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On Second Thought... (by Paul W. Smith)

My first thought is usually one I’ve shamelessly filched from someone else, a tidbit of conventional wisdom that hijacks my brain immediately after a problem presents itself. I envy people who can respond to the challenge of a difficult decision by saying “Let me sleep on it.” Some may see this as procrastination in disguise, but I view it as a sign of superior mind control and emotional balance. It offers the possibility that no short cuts will be taken and serious, thoughtful consideration will be given to the matter.

For folks like me who prefer the Easy Button, Malcolm Gladwell provided a much-needed defense. In his bestseller Blink, he introduces people in wide ranging professions who can make brilliant decisions nearly instantly. Why waste time mentally grinding down a problem when the first idea that pops to mind is probably the best?

Unfortunately, Malcolm also notes that most people are hopelessly inept at these snap judgments. As he explains it, quick thinkers are good at plucking out the few key factors that really matter while the rest of us are semi-paralyzed by the overwhelming number of choices that life presents. It’s much easier to choose between pizza and Chinese food for dinner than it is to decide “where we should eat?”

The familiar expression “Go with your gut feeling” is another way of acknowledging that no decisions are purely rational, and that the brain will always combine the emotion known as intuition with our deliberations in choosing a path. Some may blink and some may grind, but juggling the two is, for most ordinary humans, the road most traveled.

Like most things in life, balance is everything. Everyone is overwhelmed with texts, emails, phone calls, bosses, kids, parents – all the stuff that we somehow feel validates us as productive human beings. Busyness has itself become a goal, a badge of honor, conferring special status – if you want something done, give it to a busy person. How can we be expected to pause and make a choice when there may be some relevant information out there that we have overlooked?

The temptation of the Easy Button is hard to escape – beneficial in the short term but leading to potentially negative long-term outcomes. Opioids for pain are a timely example, and so is a hot fudge sundae. Thinking itself is a short-term negative, conflicting with the desire to dispatch one problem and get on with the next. Although thoughtful consideration sounds wonderful, it is also a breeding ground for deceits, an extended jog through the gauntlet of mental biases - anchoring, blind-spot, choice supportive, confirmation, conservatism, information, outcome, zero-risk, pro-innovation and survivorship to name a few - that influence our decisions without our conscious knowledge.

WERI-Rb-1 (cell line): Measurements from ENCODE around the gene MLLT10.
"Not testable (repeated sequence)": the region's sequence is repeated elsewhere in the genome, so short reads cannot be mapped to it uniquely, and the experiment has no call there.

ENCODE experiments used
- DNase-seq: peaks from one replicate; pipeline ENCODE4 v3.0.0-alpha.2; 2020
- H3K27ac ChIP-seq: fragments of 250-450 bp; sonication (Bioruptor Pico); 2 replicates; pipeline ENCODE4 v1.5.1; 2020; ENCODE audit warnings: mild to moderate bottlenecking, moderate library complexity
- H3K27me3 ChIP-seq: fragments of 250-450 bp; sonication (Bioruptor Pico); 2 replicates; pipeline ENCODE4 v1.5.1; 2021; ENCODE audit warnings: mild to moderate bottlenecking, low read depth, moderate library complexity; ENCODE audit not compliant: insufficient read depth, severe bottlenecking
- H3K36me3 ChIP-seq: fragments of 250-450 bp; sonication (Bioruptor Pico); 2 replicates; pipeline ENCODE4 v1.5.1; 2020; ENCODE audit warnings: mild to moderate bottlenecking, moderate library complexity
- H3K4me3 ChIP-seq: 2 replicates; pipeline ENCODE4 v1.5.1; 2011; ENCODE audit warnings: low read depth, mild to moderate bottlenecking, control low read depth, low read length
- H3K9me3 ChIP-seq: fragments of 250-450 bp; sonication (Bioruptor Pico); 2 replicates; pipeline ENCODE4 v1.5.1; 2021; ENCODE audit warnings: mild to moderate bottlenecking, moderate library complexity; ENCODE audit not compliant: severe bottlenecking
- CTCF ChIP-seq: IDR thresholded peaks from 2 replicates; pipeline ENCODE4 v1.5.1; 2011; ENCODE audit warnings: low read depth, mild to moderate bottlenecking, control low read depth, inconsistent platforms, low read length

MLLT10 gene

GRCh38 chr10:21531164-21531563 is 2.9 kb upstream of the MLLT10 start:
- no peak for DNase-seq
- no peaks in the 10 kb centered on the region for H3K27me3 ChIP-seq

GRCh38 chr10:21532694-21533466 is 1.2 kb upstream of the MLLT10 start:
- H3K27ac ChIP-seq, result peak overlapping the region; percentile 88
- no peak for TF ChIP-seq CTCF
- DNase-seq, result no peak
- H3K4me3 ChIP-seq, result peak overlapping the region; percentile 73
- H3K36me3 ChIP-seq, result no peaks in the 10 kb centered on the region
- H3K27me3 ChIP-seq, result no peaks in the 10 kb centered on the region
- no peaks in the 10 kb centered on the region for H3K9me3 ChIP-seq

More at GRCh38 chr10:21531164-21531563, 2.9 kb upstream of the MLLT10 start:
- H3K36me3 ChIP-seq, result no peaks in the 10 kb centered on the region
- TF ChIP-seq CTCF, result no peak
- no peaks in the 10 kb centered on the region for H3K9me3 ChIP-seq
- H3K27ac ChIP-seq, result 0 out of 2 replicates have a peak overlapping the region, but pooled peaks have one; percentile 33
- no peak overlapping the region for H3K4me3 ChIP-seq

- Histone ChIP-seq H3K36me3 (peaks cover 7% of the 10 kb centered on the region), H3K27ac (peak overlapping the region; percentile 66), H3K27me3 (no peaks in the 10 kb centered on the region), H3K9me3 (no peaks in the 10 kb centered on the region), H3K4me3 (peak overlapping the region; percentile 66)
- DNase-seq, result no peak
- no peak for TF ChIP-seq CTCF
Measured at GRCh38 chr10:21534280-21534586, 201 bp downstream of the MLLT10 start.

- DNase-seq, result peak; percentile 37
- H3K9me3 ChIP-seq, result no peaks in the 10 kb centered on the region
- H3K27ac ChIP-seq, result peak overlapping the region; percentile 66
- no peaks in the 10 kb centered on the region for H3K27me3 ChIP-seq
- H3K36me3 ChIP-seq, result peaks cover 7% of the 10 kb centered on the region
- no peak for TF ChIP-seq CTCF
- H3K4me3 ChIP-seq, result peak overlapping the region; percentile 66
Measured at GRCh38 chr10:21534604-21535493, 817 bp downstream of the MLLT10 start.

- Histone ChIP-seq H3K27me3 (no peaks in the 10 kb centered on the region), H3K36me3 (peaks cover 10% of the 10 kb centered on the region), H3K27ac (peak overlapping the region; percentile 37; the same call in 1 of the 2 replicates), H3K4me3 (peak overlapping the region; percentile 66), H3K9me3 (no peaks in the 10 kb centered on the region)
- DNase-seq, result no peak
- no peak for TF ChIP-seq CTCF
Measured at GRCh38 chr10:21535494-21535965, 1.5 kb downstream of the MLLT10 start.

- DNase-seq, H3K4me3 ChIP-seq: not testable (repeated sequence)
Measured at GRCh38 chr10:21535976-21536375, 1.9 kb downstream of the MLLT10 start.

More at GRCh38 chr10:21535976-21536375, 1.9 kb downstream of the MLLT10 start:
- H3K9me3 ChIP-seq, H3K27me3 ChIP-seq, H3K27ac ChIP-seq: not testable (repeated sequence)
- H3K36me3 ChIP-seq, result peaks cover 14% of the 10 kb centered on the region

The thoughtful approach has some good history to recommend it. Leonardo Da Vinci often traveled with a stack of unfinished paintings and may have taken as long as 12 years to paint the Mona Lisa. He was also a famous procrastinator who left much more work unfinished than completed. Irish novelist James Joyce took his time to think about what he was doing, producing only about 100 words a day. After seven years he had finished Ulysses, one of the greatest novels of the 20th century. Both these geniuses were a few centuries removed from Word and Photoshop.

In the future, there may come a time when our machines will handle all our manual labor, freeing us to think. Smart homes could eliminate all the little decisions that clutter our mental lives. Artificial Intelligence might save us, with devices like IBM’s Watson doing the filtering work and presenting us with a more manageable list to ponder.

Until that day, there are too many choices with little time for thought and far too much stress from worrying about some pertinent information we may be missing. Without practicing thoughtful consideration, we are quickly losing our very ability to think things through.

That’s something all of us should sleep on.

Author Profile - Paul W. Smith - leader, educator, technologist, writer - has a lifelong interest in the countless ways that technology changes the course of our journey through life. In addition to being a regular contributor to NetworkDataPedia, he maintains the website Technology for the Journey and occasionally writes for Blogcritics. Paul has over 40

years of experience in research and advanced development for companies ranging from small startups to industry leaders. His other passion is teaching - he is a former Adjunct Professor of Mechanical Engineering at the Colorado School of Mines. Paul holds a doctorate in Applied Mechanics from the California Institute of Technology, as well as Bachelor’s and Master’s Degrees in Mechanical Engineering from the University of California, Santa Barbara.

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